At an emergency summit in Ghana on Thursday, the leaders of the West African ECOWAS group decided to send a force of two Nigerian battalions of up to 1,500 to Monrovia.
The executive secretary of the Economic Community of West African States (ECOWAS), Mohamed ibn Chambas, said the foreign ministers of Ghana and Togo will travel to Monrovia on Friday to inform Taylor of the decision and arrange the handover of power.
“It was agreed that within three days of the entry of ECOWAS troops in Liberia, President Taylor will hand over power to his successor and depart for Nigeria”, a statement issued at the end of the summit said.
Taylor has already accepted an offer of asylum from Nigeria and said he would leave once peacekeepers arrive.
At the Accra talks, Ghanaian President John Kufuor urged fellow west Africans to contribute troops to the force but warned them that deployment in Liberia could last for over a year.
President Charles Taylor has
“Today we are faced with a rapidly deteriorating crisis and a humanitarian tragedy that must be adressed quickly if Liberia is to be saved from self-destruction,” he said.
“I therefore urge all member states which are yet to declare their contribution to make their intentions known to us today.”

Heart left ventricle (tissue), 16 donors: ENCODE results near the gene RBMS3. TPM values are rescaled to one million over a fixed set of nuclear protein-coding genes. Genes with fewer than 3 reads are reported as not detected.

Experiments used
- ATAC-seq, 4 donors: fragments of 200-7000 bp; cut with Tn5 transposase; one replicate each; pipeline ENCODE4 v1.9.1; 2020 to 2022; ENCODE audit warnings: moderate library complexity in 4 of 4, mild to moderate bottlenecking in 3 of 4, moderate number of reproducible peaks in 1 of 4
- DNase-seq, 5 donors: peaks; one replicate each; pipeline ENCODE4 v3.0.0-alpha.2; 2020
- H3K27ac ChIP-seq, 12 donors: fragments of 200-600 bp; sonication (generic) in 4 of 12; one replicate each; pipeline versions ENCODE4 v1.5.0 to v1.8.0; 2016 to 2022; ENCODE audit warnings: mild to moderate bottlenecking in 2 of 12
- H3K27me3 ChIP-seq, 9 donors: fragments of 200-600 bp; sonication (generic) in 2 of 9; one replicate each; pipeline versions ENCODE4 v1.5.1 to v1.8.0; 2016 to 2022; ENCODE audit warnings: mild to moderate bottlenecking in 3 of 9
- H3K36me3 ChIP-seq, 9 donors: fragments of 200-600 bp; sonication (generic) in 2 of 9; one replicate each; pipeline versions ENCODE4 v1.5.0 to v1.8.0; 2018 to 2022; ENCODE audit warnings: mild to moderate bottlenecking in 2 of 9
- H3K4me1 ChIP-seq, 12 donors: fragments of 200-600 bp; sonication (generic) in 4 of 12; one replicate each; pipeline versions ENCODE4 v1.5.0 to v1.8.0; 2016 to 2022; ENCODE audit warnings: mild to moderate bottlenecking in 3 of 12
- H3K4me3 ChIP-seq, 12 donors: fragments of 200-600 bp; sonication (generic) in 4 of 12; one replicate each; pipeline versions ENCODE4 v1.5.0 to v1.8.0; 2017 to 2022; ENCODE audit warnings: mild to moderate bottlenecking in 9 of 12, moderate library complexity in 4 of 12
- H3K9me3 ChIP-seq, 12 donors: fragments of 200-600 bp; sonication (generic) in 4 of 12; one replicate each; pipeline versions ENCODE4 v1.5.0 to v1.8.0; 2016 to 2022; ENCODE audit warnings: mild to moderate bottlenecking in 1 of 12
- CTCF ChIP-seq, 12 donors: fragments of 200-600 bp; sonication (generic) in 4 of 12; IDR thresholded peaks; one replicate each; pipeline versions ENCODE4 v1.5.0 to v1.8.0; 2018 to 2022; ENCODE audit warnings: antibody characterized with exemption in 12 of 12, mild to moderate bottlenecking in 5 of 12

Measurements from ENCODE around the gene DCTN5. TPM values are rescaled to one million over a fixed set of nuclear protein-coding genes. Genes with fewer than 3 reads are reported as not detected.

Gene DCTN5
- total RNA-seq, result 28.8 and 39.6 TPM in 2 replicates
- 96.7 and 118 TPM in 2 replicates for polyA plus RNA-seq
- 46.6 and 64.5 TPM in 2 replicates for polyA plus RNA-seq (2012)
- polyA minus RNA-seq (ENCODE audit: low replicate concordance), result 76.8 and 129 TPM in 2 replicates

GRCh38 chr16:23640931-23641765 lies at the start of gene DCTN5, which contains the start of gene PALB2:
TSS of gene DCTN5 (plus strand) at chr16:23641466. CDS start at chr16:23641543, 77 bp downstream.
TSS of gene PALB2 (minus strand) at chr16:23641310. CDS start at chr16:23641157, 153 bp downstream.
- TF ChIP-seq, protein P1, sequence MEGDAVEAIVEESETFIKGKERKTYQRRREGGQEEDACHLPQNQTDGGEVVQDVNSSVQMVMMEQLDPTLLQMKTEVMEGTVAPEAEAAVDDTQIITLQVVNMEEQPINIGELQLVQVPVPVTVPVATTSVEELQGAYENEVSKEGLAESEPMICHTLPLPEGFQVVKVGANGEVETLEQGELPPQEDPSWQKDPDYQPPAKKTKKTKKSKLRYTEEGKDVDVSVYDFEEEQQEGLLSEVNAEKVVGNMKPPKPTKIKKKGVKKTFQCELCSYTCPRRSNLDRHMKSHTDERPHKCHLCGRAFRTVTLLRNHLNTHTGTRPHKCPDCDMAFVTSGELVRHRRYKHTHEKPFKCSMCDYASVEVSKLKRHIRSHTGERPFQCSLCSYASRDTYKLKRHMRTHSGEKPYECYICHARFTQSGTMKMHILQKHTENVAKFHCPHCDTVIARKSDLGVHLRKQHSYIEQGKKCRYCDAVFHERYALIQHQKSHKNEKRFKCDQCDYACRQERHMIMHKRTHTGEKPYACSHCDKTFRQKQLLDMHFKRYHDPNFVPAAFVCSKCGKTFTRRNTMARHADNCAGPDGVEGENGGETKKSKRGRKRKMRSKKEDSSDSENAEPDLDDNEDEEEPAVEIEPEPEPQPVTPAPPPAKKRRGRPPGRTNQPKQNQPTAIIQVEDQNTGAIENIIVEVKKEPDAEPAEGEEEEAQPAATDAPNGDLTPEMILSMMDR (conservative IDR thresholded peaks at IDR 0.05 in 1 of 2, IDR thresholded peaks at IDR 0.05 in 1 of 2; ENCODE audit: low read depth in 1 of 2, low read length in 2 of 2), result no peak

So far, in addition to the Nigerian battalions, Mali and Ghana have also been mentioned as future contributors of soldiers to the regional force.
But Kufuor told the Accra gathering the current numbers were insufficient.
“Additional troop contributions are needed to raise the total force to a level equal to the task in hand,” he said.
Charles Taylor’s forces have been battling rebel Liberians around Monrovia for 13 days.
Small arms fire and the boom of rocket propelled grenades continued on and off throughout Wednesday night and into the morning in the besieged capital.
There were also clashes in the second city of Buchanan, which fell to a second rebel faction on Monday, and in Taylor’s old bush stronghold of Gbarnga.